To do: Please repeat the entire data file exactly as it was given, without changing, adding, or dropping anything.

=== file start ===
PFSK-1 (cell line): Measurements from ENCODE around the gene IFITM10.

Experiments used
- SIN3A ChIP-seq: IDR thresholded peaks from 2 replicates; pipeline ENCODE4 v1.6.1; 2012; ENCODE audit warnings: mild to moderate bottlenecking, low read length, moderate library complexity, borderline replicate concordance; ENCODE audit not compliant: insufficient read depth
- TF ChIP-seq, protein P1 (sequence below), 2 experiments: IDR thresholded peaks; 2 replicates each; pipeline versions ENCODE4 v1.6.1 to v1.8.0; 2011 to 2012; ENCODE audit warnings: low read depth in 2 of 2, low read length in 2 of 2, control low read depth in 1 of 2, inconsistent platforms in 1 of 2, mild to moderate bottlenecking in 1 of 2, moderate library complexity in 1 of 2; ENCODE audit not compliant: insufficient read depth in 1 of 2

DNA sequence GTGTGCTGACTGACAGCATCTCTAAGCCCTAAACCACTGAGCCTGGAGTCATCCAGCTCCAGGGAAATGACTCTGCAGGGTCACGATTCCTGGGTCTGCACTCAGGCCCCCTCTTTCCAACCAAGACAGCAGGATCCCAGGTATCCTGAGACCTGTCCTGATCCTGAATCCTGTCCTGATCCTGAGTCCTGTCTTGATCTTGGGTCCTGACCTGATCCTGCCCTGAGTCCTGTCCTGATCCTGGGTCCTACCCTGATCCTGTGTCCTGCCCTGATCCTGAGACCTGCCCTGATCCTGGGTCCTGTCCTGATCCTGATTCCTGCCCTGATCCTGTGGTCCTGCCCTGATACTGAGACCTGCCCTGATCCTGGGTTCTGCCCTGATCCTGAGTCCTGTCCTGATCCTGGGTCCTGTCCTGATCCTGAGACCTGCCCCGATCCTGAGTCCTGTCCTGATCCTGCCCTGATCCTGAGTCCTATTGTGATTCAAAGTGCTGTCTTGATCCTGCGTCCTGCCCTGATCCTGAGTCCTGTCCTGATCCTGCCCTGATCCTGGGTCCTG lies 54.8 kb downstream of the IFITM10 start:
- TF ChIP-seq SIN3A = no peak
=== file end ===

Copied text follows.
PFSK-1 (cell line): Measurements from ENCODE around the gene IFITM10.

Experiments used
- SIN3A ChIP-seq: IDR thresholded peaks from 2 replicates; pipeline ENCODE4 v1.6.1; 2012; ENCODE audit warnings: mild to moderate bottlenecking, low read length, moderate library complexity, borderline replicate concordance; ENCODE audit not compliant: insufficient read depth
- TF ChIP-seq, protein P1 (sequence below), 2 experiments: IDR thresholded peaks; 2 replicates each; pipeline versions ENCODE4 v1.6.1 to v1.8.0; 2011 to 2012; ENCODE audit warnings: low read depth in 2 of 2, low read length in 2 of 2, control low read depth in 1 of 2, inconsistent platforms in 1 of 2, mild to moderate bottlenecking in 1 of 2, moderate library complexity in 1 of 2; ENCODE audit not compliant: insufficient read depth in 1 of 2

DNA sequence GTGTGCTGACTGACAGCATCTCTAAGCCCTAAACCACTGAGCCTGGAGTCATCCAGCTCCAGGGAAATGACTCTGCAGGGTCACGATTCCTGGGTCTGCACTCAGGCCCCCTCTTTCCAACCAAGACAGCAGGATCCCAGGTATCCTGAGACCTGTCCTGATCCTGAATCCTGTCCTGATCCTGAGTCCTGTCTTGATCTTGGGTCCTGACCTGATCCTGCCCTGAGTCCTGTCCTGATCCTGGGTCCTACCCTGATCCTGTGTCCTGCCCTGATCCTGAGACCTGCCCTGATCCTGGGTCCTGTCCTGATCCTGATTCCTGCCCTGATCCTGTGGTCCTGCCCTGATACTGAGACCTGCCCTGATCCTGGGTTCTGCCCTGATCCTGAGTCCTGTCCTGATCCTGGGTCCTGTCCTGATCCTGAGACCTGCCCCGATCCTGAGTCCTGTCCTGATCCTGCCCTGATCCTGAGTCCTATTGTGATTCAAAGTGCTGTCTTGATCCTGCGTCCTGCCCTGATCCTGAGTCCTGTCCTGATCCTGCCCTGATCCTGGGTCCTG lies 54.8 kb downstream of the IFITM10 start:
- TF ChIP-seq SIN3A = no peak